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Acetamide



Acetamide
IUPAC name Acetamide
Ethanamide
Molecular formula C2H5NO
Identifiers
CAS number 60-35-5
SMILES CC(=O)N
Properties
Molar mass 59.07 g/mol
Density 1.16 g/cm³
Melting point

79-81°C

Boiling point

222 °C

Solubility in water 200 g/100 ml
Hazards
MSDS External MSDS
EU classification Harmful (Xn)
Carc. Cat. 3
EU Index 616-022-00-4
NFPA 704
1
3
1
 
R-phrases R40
S-phrases (S2), S36/37
Except where noted otherwise, data are given for
materials in their standard state
(at 25 °C, 100 kPa)

Infobox disclaimer and references

Acetamide (or acetic acid amide or ethanamide), CH3CONH2, the amide of acetic acid, is a white crystalline solid in pure form. It is produced by dehydrating ammonium acetate. It is used as a plasticizer and in the synthesis of many other organic compounds.

Additional recommended knowledge

Acetamide is not extremely combustible, but releases irritating fumes when ignited. It is toxic by inhalation (of dust), ingestion, skin and eye contact. Skin or eye contact may cause redness and pain.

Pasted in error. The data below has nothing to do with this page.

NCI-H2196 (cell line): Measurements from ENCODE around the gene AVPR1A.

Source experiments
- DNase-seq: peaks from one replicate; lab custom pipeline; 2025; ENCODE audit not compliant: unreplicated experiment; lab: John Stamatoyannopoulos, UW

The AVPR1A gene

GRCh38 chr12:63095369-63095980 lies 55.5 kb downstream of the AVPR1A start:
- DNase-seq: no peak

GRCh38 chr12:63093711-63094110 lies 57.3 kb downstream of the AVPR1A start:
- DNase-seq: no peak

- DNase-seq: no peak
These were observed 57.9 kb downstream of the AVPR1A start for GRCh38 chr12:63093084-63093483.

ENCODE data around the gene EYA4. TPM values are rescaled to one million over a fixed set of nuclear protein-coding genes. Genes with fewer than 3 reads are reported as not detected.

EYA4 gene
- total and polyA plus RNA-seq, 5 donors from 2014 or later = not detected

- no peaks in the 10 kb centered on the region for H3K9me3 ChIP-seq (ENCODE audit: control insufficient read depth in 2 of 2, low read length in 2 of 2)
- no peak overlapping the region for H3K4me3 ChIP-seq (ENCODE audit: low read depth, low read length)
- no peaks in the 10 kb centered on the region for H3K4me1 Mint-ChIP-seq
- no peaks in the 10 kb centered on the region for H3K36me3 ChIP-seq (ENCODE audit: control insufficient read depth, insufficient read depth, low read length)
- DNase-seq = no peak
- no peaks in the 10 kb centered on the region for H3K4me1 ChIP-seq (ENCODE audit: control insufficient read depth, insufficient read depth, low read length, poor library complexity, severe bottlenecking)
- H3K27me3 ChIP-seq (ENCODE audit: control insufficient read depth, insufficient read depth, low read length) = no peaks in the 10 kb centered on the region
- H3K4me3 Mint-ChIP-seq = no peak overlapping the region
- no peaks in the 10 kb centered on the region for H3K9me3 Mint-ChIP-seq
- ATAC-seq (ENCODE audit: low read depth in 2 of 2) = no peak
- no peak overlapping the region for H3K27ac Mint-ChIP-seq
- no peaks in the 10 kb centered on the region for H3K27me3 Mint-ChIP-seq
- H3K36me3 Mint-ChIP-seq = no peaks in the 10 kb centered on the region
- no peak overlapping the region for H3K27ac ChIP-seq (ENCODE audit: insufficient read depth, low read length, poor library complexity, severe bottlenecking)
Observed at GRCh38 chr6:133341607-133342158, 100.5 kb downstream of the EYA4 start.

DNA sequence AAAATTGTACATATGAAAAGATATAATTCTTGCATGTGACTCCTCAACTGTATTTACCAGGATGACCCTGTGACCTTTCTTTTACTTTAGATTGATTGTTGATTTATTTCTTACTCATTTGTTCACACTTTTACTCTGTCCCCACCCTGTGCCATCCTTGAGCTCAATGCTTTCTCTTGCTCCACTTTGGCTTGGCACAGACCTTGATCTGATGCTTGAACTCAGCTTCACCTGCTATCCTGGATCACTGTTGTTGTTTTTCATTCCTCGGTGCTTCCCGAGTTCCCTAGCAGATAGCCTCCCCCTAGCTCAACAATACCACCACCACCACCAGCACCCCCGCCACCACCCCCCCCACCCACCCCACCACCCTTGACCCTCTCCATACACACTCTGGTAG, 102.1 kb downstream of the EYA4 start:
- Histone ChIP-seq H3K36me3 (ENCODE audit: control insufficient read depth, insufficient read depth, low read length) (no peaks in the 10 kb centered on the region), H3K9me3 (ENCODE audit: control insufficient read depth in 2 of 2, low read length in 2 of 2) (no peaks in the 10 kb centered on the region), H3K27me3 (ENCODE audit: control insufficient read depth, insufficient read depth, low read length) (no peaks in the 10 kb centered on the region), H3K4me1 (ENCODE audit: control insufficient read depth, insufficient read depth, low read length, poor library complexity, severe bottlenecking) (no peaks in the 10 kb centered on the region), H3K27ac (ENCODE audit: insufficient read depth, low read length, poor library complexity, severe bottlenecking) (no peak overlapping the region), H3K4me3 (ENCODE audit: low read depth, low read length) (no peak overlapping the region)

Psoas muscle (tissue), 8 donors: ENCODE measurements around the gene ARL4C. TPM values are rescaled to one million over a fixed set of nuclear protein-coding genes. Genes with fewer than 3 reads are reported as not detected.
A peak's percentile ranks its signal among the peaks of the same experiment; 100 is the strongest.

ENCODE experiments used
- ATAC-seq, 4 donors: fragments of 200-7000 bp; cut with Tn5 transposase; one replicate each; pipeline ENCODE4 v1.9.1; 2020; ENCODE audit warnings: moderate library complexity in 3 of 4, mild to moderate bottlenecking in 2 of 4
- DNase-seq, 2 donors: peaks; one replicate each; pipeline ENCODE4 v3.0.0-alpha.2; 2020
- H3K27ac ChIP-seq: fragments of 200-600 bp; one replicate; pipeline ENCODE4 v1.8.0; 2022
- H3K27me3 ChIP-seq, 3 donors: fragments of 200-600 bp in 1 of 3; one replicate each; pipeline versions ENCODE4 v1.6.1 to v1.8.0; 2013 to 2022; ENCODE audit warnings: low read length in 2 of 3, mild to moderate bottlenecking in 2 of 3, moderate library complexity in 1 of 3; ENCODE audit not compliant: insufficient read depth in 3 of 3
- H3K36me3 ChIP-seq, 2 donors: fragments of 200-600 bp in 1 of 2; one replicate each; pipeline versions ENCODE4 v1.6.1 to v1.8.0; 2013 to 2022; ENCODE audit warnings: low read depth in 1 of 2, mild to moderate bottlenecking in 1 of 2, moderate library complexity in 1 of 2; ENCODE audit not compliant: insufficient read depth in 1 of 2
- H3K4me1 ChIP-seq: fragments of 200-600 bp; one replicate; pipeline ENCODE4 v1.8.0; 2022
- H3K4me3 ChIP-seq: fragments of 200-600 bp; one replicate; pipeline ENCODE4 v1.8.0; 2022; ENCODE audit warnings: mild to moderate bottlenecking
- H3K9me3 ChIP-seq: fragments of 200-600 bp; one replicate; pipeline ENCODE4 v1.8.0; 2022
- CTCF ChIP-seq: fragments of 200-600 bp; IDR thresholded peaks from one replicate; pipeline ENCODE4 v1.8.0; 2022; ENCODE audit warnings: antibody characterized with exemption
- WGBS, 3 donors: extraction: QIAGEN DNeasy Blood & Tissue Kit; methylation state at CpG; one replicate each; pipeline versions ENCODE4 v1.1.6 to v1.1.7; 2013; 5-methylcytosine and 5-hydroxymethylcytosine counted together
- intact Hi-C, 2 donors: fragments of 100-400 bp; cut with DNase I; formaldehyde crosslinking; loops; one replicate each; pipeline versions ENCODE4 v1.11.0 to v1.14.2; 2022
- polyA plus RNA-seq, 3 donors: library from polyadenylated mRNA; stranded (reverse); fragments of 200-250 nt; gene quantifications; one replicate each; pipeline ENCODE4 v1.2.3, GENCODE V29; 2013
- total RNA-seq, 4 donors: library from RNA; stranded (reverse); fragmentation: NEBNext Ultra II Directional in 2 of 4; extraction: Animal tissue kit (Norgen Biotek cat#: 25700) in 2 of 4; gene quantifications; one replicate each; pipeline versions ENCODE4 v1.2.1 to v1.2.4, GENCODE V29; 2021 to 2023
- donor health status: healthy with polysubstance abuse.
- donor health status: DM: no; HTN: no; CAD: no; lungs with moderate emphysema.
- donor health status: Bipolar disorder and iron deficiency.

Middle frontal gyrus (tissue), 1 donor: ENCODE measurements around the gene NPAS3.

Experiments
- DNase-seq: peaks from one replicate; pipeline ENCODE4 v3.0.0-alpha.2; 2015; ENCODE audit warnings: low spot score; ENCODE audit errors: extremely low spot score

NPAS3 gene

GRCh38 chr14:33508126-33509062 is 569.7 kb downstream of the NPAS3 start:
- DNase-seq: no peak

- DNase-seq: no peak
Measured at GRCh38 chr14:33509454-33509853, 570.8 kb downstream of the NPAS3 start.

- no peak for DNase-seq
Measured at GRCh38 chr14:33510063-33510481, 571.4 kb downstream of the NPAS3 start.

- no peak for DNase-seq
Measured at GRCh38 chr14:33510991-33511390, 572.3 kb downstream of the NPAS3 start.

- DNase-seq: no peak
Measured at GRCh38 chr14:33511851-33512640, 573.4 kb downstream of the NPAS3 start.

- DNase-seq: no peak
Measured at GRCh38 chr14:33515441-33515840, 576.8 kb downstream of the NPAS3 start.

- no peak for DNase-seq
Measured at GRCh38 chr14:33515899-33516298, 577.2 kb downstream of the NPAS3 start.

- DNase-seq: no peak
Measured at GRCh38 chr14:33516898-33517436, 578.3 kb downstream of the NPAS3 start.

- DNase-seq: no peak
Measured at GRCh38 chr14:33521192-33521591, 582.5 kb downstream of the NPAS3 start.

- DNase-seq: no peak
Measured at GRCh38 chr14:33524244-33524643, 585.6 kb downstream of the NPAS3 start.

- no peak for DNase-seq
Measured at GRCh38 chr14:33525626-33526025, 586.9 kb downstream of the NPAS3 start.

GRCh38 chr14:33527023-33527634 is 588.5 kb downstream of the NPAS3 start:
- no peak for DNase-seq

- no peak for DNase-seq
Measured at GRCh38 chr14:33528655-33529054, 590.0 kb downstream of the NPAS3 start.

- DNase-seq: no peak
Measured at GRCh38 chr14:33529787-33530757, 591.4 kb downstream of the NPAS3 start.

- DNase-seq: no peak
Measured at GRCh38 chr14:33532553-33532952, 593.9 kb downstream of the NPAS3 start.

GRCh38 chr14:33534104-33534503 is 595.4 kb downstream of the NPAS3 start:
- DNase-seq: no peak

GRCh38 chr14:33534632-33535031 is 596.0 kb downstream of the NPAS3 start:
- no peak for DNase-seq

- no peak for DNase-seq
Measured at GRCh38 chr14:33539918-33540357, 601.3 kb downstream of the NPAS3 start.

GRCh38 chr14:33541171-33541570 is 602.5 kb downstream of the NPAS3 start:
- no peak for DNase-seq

The derivative N,N-dimethylacetamide (DMA), which has two methyl groups replacing the amine protons, is used as a solvent. N-methylacetamide is often used as the simplest model in studies of the peptide bond.

Recent work on the Robert C. Byrd Green Bank Telescope has resulted in the discovery of several organic (carbon-based) compounds near the center of the Milky Way galaxy. Acetamide has been detected. This is particularly important as acetamide has an amide bond, similar to the essential bond between amino acids in proteins. This supports the theory that organic molecules that can lead to life (as we know it on Earth) can form in space.

Cancer link

Acetamide has been found to cause cancer in laboratory animals. It is classified in Group 2B "possible human carcinogen" by the IARC.

References

  • J. M. Hollis, F. J. Lovas, Anthony J. Remijan, P. R. Jewell, V. V. Ilyushin, and I. Kleiner (2006). "Detection of Acetamide (CH3CONH2): The Largest Interstellar Molecule with a Peptide Bond". The Astrophysical Journal 643 (2): L25–L28. doi:10.1086/505110.
 
This article is licensed under the GNU Free Documentation License. It uses material from the Wikipedia article "Acetamide". A list of authors is available in Wikipedia.
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